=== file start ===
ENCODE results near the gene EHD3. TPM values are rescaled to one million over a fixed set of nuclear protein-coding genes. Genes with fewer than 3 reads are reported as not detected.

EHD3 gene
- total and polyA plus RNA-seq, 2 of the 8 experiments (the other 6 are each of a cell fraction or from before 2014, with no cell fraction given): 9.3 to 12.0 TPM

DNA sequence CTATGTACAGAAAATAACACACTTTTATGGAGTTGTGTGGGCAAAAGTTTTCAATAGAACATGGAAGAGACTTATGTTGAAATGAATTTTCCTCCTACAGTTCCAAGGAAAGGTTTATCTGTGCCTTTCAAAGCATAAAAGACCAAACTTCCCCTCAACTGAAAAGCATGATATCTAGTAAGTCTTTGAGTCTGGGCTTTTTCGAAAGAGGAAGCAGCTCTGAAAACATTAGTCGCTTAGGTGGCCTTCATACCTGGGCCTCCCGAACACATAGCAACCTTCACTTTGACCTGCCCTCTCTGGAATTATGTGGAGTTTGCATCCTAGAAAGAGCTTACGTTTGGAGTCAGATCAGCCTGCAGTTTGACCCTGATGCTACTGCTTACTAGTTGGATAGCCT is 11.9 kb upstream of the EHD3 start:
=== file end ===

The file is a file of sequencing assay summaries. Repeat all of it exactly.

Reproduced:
ENCODE results near the gene EHD3. TPM values are rescaled to one million over a fixed set of nuclear protein-coding genes. Genes with fewer than 3 reads are reported as not detected.

EHD3 gene
- total and polyA plus RNA-seq, 2 of the 8 experiments (the other 6 are each of a cell fraction or from before 2014, with no cell fraction given): 9.3 to 12.0 TPM

DNA sequence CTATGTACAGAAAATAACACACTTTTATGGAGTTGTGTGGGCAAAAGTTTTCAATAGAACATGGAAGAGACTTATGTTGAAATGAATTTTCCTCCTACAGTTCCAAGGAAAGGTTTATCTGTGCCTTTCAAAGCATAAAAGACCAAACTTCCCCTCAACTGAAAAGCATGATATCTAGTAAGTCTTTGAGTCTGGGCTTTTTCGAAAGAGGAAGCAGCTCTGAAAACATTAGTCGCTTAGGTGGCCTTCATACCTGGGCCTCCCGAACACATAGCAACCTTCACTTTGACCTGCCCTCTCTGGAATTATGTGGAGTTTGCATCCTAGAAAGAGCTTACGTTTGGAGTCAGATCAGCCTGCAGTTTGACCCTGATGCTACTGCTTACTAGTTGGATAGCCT is 11.9 kb upstream of the EHD3 start: